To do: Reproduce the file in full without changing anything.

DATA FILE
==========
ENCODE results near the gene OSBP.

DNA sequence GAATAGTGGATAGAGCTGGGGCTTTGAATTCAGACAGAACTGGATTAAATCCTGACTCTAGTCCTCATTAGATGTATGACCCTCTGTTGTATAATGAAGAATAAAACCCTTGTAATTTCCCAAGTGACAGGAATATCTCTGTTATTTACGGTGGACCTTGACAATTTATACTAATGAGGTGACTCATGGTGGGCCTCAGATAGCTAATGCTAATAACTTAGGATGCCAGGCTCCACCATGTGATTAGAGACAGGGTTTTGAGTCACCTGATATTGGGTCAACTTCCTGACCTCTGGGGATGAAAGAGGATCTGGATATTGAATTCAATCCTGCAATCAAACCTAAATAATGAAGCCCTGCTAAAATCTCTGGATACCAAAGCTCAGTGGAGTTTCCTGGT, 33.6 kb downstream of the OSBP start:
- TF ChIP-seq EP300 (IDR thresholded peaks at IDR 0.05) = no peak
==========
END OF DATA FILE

ENCODE results near the gene OSBP.

DNA sequence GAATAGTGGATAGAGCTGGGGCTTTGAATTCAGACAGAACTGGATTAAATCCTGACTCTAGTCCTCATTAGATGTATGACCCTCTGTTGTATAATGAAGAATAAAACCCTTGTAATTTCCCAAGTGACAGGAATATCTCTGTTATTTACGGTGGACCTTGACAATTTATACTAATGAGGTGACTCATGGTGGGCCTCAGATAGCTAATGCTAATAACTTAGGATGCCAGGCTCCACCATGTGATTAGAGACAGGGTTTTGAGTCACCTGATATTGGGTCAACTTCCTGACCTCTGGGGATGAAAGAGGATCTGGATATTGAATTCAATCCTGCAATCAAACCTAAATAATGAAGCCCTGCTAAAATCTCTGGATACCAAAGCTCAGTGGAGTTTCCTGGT, 33.6 kb downstream of the OSBP start:
- TF ChIP-seq EP300 (IDR thresholded peaks at IDR 0.05) = no peak